RESP methods are highly conformation-dependent; it is highly likely that you derive different charges for the same molecule if you use two different conformers. Even the orientation of the molecule can affect the resulting charges. For that reason, it is highly recommended to use multiple conformers and orientations for each molecule.

While users can provide their own, PsiRESP also includes methods for automatic conformer and orientation generation. In particular, the conformers selected for use in calculating charges use the Electrostatically Least-interacting Functional group (ELF) technique, which is used in AM1BCC ELF10.

Please see Conformers for details on the implementation.

Penalty coefficients

The hyperbolic restraint used in a restrained fit is controlled by two parameters: restraint_height (in a two-stage fit, restraint_height_stage_1 and restraint_height_stage_2 for the first and second stages respectively) and restraint_slope. Below is an explanation of how these parameters control the penalty applied to the matrix of linear equations to be solved.

The way to conceptually understand the purpose of the restraint is to “add noise” to the fit and pull the magnitudes of the resulting charges towards 0. When the charges are fitted to the electrostatic potential, they are done so following the classic equation

\[A\vec{x} = \vec{b}\]

Here, \(A\) has no relation to \(a\) in the hyperbolic restraint. Instead, the inverse distances from each atom to each grid point are summed, and then the atom-to-atom Cartesian product of these form the elements of \(A\). These products are followed by the atoms involved in any charge constraints.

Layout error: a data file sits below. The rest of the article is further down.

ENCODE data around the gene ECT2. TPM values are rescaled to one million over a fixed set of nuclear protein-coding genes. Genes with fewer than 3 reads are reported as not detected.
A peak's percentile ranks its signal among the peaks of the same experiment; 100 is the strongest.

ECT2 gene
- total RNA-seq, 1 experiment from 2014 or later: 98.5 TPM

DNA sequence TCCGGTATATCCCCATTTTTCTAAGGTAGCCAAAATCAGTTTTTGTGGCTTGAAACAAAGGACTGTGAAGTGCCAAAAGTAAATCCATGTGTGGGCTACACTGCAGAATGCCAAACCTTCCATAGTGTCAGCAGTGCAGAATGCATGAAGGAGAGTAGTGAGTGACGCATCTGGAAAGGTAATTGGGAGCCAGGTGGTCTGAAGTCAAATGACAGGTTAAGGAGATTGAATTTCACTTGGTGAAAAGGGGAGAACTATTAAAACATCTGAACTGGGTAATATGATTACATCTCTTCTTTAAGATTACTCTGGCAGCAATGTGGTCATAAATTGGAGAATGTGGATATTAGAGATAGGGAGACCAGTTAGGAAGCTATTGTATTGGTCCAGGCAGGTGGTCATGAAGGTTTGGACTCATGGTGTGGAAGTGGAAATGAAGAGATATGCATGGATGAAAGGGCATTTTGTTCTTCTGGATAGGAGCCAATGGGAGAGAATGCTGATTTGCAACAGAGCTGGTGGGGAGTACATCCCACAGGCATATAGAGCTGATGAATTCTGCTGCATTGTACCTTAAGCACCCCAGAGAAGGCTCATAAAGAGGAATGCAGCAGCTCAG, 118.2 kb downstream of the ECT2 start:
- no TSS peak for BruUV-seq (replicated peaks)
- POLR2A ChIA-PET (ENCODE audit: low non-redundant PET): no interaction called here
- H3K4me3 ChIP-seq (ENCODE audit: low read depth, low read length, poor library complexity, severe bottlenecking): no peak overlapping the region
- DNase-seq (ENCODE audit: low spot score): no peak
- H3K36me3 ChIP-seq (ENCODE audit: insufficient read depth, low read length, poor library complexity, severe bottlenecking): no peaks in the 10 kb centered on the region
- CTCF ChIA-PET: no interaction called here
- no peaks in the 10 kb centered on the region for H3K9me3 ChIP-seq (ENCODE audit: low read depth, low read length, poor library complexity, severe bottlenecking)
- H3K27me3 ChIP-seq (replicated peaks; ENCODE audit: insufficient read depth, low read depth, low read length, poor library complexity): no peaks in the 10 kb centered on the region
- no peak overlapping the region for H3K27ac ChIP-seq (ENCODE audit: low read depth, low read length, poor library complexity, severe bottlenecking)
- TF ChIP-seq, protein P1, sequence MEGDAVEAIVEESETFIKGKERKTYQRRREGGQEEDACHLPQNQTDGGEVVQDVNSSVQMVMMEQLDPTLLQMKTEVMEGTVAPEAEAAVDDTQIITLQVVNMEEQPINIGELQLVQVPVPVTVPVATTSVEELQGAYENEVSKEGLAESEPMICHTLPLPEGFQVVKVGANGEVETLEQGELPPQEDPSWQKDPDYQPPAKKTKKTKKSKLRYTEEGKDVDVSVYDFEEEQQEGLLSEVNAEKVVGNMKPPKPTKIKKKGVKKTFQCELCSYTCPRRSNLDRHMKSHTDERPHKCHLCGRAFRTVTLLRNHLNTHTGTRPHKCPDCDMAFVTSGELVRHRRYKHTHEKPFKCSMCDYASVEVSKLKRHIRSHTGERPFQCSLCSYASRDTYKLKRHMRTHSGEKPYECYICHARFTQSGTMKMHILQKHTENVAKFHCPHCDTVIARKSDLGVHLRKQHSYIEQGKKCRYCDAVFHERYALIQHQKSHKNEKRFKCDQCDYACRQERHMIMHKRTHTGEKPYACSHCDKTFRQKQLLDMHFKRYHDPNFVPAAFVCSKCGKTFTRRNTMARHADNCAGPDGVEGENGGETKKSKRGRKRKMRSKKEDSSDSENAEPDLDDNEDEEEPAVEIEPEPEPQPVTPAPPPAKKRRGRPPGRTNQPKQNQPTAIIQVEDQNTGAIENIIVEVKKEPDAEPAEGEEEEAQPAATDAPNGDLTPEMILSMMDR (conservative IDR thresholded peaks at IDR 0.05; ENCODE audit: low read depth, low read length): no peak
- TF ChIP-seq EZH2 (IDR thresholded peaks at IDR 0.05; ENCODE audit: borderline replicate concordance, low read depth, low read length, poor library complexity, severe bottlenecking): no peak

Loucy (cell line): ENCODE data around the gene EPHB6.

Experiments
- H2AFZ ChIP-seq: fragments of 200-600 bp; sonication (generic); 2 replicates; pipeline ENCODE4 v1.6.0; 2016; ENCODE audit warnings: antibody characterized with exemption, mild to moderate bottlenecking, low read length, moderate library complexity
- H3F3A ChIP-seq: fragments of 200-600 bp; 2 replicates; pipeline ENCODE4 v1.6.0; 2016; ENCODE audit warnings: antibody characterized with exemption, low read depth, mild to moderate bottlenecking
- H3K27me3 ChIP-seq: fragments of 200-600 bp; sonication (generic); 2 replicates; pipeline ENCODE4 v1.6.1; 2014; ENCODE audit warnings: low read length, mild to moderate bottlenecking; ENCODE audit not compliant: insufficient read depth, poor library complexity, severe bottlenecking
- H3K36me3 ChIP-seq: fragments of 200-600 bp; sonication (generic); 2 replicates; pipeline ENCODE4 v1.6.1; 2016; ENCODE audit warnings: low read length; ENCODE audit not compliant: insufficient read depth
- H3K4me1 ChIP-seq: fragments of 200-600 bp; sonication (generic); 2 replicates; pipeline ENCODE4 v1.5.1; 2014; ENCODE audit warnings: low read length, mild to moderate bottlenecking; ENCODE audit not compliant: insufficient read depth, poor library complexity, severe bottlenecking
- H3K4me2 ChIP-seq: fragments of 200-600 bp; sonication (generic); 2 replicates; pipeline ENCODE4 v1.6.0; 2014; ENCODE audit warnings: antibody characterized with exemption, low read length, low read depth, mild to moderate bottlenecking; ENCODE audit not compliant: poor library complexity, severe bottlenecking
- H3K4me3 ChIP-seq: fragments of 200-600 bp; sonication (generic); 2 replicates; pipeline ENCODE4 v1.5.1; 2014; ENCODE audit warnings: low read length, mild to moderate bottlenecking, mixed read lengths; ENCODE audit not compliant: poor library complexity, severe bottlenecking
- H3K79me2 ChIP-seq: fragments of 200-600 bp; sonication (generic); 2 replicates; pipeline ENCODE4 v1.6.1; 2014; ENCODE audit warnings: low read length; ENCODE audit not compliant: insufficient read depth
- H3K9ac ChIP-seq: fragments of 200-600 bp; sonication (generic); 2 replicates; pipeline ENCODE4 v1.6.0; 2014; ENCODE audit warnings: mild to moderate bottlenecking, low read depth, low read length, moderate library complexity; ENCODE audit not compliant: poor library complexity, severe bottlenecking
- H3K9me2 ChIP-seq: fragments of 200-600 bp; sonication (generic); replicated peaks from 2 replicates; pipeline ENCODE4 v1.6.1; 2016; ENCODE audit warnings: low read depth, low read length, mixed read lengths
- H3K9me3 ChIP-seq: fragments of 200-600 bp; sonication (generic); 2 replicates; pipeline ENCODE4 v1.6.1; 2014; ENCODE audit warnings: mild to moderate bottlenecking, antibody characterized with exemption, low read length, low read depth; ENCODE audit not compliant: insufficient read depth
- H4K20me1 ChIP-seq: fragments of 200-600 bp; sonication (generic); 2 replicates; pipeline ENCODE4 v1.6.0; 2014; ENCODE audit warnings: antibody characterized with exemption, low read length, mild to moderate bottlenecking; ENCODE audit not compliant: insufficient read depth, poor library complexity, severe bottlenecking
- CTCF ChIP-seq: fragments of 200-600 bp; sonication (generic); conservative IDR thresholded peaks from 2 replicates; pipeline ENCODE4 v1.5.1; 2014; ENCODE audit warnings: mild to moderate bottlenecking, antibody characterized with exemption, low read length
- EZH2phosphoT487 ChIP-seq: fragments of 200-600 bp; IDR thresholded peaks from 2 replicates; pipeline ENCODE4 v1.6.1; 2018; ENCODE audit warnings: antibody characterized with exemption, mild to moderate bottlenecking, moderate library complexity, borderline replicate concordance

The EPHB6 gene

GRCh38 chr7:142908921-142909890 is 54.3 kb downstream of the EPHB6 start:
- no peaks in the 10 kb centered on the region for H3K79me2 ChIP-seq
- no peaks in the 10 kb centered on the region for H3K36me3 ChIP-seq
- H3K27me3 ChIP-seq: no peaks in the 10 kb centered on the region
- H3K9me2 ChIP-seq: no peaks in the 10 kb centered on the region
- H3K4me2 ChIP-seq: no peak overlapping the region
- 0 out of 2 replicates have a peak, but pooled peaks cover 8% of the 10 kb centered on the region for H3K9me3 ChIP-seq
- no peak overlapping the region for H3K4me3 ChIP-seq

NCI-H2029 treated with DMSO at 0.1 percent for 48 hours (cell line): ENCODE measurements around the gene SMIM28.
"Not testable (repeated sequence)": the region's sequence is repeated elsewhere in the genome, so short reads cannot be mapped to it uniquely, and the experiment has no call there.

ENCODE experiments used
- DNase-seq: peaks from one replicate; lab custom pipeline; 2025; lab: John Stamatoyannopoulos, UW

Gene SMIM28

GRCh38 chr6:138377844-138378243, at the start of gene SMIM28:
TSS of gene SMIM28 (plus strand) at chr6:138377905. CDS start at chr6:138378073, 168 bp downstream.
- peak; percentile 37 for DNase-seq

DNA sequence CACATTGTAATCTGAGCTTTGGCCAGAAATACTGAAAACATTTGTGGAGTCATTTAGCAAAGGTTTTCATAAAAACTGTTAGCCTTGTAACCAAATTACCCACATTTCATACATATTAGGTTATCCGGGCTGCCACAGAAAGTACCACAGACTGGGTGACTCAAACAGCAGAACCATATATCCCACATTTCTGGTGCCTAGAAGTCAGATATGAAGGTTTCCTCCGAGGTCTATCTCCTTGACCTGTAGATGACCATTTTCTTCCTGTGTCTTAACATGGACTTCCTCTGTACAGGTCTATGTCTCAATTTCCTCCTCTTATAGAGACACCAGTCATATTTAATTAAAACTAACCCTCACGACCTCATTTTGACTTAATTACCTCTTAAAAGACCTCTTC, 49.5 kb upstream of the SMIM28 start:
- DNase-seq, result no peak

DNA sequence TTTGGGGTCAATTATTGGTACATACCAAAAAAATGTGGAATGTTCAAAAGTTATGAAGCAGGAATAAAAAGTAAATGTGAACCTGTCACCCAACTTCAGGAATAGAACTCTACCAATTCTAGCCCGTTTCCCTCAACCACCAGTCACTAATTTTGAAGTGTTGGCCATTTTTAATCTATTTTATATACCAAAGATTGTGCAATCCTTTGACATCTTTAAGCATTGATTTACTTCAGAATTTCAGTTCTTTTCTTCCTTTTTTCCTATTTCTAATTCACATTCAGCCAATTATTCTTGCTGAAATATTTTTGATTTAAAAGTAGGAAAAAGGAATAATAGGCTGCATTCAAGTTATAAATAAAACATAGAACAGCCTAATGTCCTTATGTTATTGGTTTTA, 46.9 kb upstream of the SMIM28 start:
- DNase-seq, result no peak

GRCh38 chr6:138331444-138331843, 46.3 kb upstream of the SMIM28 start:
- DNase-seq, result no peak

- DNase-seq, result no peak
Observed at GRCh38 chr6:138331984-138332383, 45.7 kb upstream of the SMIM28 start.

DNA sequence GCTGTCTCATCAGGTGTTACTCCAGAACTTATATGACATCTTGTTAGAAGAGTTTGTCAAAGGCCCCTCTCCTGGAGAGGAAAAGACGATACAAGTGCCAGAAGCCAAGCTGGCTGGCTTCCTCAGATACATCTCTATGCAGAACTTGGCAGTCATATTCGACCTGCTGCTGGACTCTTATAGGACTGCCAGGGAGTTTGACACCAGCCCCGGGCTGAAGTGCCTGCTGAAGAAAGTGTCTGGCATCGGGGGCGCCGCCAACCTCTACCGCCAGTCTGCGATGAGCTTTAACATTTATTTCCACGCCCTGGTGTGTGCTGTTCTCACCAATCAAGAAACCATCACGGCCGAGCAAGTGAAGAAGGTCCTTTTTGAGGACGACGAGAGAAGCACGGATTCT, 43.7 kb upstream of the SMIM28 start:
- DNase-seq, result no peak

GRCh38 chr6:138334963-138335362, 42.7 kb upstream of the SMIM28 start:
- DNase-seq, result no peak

Similarly, \(\vec{b}\) has no relation to \(b\) in the hyperbolic restraint; instead, it is the vector of the summed electrostatic potential felt at each grid point, multiplied by the inverse distance to each atom. (If using charge constraints, \(\vec{b}\) also includes the values of the charge constraints).

Without a restraint, we simply solve for \(x\), i.e., the charges. A row of \(A_{i}\) represents the degree of interaction between atom \(i\) with every other atom in the molecule, which is solved for the summed, distance-weighted electrostatic potential \(\vec{b}_{i}\).

However, we can add a penalty to minimize fluctuation in charges. The restraint is only added to the diagonal elements in \(A\), or the self-interacting terms \(A_{i, i}\). The penalty term updates iteratively depending on the charge \(x_{i}\), until the calculated charges converge within a user-specified threshold.

The graphs below illustrate how the penalty added to each term changes with different restraint_height and restraint_slope. restraint_height controls the height of the curve, or the maximum penalty possible no matter how great the charge.

change in penalty over restraint_height

restraint_slope controls the steepness of the curve, or how slowly the penalty changes with the magnitude of charge.

change in penalty over restraint_slope

Pre-configured classes

The table below gives a broad overview of the pre-configured classes.

Overview of pre-configured RESP classes





A 2-stage restrained fit in the gas phase at hf/6-31g*

Bayly et al. [BCCK93], Cornell et al. [CCBK93], Cieplak et al. [CCBK95]


A 1-stage restrained fit in the gas phase at hf/6-31g*


A 1-stage unrestrained fit in the gas phase at hf/6-31g*

Singh and Kollman [SK84]


A 1-stage unrestrained fit in the gas phase at hf/sto-3g


A 2-stage restrained fit in implicit water at b3lyp/6-31g*

Malde et al. [MZB+11]


A 2-stage restrained fit at pw6b95/aug-cc-pV(D+d)Z, in both vacuum and implicit water. Charges are interpolated between the two phases.

Schauperl et al. [SNJ+20]